This course requires that they complete a minimum of eight units within the five-week course framework that hit specific standards that are mandated throughout the school year. Students are using STEM standards and arts standards in this course.
With eight units completed, students will have a fluid document to tweak throughout the year with examples of STEM and arts standards, best practices, formative assessments, summative assessments, and rubrics. They will also have multiple examples of other templates created by their classmates to provide them with additional ideas that can be used in their classrooms. The Discussion Board also provides the students with suggestions of appropriate processes of implementation through practical experiences.
What do you enjoy most about working with Concordia’s MEd students?
I have enjoyed teaching online courses since 2003 and specifically for Concordia since 2015. Concordia University-Portland students can be very polite and most of them work hard to complete their assignments. Working with adults from a variety of backgrounds helps me learn from them just as they learn from me.
What are two crucial components needed to create a STEAM-enhanced curriculum that’s engaging and impactful?
Our educators must be able to work collaboratively with their colleagues who teach other subjects because being able to integrate their subjects and standards is significant to the STEAM philosophy.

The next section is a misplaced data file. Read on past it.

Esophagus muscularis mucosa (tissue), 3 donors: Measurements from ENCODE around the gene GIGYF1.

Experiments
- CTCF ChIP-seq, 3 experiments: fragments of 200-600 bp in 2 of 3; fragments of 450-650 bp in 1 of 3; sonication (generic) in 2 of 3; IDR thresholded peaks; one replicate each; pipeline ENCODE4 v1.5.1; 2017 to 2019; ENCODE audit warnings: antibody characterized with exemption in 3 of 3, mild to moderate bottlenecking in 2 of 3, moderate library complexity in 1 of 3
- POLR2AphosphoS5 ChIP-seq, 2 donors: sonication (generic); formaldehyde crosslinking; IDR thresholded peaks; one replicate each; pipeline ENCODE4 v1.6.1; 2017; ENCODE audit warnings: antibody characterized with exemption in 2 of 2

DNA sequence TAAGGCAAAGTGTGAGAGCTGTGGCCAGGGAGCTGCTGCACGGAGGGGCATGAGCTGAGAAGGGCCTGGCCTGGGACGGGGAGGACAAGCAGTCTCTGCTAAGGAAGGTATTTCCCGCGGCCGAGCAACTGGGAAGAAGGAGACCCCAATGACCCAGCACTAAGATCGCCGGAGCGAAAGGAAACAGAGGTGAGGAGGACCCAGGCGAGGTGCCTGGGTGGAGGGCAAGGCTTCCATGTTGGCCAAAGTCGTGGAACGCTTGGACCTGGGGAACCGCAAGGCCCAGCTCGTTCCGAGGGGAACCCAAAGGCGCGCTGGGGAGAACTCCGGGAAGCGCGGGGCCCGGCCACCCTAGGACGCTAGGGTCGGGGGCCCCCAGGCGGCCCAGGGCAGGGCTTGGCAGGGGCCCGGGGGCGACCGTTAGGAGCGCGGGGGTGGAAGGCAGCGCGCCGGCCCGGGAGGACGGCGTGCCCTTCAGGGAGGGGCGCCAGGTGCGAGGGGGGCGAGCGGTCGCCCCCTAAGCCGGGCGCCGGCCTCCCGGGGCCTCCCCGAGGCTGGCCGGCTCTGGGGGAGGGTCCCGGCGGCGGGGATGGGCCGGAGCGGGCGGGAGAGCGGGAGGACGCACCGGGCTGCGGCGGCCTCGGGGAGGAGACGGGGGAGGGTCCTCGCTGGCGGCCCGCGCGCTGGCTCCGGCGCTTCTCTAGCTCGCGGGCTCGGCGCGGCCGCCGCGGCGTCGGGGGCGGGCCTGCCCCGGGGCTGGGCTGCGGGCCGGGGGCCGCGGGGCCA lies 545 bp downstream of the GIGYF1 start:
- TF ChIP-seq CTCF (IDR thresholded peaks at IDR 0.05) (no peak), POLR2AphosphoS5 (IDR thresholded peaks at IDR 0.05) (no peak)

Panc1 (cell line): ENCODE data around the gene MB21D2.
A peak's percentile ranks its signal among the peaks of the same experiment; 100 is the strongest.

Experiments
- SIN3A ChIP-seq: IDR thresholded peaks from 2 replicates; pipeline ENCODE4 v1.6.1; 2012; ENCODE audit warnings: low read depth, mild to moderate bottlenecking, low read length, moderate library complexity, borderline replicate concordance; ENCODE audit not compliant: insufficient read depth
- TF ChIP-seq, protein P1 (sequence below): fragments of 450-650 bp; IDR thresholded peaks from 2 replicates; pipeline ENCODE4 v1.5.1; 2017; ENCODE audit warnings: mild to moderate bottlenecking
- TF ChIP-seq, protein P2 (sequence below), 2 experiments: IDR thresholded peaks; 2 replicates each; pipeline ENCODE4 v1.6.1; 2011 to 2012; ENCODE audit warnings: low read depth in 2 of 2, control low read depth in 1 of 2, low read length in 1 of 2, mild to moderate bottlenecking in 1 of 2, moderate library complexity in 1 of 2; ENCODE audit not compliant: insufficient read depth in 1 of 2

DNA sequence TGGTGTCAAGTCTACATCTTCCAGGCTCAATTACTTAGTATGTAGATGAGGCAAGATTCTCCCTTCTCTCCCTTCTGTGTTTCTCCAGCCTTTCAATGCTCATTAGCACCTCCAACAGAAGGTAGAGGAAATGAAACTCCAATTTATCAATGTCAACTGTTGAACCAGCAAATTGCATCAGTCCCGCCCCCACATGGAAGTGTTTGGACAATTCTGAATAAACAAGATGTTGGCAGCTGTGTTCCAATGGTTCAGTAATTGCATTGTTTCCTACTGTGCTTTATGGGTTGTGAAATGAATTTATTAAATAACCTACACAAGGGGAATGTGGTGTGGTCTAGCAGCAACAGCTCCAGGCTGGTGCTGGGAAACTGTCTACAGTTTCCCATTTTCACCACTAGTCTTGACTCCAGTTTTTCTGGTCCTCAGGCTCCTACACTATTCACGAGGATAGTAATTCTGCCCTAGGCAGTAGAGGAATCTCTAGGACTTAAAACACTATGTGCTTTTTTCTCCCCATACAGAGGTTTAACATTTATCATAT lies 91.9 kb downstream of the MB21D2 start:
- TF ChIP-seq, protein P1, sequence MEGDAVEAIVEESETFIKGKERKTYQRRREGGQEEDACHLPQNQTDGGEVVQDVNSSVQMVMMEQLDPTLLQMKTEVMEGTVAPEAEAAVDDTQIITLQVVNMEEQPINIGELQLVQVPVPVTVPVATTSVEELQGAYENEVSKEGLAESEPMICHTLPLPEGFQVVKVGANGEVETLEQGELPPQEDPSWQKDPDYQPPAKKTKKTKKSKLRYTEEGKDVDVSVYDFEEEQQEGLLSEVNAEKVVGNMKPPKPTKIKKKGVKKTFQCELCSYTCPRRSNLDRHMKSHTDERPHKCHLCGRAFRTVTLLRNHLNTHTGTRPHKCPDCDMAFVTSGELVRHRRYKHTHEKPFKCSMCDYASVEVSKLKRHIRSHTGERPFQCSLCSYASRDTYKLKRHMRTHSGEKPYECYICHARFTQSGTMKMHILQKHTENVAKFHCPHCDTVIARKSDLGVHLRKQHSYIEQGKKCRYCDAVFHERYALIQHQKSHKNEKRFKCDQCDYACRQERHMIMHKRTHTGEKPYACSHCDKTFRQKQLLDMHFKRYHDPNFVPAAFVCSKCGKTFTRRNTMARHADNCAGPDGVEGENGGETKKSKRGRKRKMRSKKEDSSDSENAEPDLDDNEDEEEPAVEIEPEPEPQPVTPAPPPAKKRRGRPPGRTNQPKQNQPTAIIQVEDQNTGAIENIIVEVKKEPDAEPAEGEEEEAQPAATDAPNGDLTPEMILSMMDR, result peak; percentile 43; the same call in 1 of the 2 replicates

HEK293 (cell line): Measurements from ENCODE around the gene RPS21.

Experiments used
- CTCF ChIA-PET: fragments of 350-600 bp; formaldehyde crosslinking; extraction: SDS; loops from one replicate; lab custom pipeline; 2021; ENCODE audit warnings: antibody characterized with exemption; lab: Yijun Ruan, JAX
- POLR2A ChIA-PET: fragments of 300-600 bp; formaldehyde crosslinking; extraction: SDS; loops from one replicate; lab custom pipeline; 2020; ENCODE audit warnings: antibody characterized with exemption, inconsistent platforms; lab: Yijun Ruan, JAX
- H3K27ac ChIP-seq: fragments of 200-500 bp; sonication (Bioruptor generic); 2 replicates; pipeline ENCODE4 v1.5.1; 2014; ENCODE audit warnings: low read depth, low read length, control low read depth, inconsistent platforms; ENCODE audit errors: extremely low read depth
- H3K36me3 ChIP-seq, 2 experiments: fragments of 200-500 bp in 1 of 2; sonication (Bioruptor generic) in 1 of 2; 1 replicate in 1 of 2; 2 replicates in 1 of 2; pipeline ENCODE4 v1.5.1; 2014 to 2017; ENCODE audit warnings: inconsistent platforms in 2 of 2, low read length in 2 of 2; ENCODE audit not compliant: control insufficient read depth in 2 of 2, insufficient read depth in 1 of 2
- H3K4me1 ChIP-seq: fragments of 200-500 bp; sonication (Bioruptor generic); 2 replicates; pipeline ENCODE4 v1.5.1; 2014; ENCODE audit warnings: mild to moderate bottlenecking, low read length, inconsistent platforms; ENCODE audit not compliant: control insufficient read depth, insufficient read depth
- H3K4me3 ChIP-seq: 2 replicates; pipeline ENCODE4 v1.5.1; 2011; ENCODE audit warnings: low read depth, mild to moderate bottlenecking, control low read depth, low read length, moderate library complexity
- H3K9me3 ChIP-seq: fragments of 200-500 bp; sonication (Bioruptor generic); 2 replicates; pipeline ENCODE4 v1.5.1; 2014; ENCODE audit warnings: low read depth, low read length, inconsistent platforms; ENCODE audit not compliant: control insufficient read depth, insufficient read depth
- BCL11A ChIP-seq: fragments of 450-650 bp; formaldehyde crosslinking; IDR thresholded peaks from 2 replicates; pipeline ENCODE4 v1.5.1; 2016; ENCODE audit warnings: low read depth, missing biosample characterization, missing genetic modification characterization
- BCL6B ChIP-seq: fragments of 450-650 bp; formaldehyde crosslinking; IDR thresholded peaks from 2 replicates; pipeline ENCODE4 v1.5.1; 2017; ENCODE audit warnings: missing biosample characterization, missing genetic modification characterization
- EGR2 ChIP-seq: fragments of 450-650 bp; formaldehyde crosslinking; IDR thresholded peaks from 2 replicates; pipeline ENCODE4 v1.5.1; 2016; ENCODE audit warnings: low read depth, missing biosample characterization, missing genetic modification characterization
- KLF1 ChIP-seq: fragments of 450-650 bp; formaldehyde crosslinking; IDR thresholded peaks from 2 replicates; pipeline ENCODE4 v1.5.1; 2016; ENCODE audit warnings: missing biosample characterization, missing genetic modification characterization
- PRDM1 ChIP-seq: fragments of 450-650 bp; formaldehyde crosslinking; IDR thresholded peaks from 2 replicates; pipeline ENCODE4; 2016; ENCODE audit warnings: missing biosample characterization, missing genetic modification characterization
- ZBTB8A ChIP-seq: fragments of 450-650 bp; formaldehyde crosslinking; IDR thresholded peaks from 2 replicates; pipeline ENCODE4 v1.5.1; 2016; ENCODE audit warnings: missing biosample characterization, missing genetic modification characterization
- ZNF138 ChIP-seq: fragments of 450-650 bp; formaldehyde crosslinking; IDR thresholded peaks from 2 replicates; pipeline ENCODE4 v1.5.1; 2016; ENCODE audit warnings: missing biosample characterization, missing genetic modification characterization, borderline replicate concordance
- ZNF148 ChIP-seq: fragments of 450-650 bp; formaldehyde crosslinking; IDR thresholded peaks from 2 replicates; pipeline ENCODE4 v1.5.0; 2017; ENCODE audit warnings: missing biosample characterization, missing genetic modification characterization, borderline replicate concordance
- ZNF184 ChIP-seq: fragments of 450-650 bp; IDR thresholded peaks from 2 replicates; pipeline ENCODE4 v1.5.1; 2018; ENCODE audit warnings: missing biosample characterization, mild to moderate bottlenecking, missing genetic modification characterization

Educators must be able to pull updated resources related to STEAM curriculum on a continuous basis, always reflecting and adjusting these engaging lessons which can be assessed formatively and summatively. Lastly, we must remember that STEAM lessons should encourage women and minorities to enter these fields.
In order for a STEAM program to be successful in a school, what traits do you think teachers and school leaders need to have?
It is most important to have administrative buy-in. Many of the districts today are requiring teachers to only teach to the standards and curriculum must only focus on pre-determined lessons that were created by the district. Once the administrators approve of the STEAM lessons to be integrated, they will need to provide the teachers with time to share their content knowledge for true collaboration through PLC/Professional Learning Communities.
Feedback from Cavaliers
“This course provided a great introduction and background knowledge needed to gain insight and an understanding of applying STEAM principles in the classroom.” – Natalie
“I truly enjoyed the professional interactions with my classmates. I also enjoyed [having] classmates from all over and hearing about all the wonderful things educators are doing. The idea of facilitating this type of learning environment is very exciting.” – Christine
“This course was probably one of my favorites in my program. Parts of it could be overwhelming but it was so useful creating a curriculum that you can actually use! It was great to go so in-depth into the standards and working to find arts standards that align with the STEM standards. I learned my curriculum better than I had known it before! I also got many great ideas and websites from my classmates.” – Erica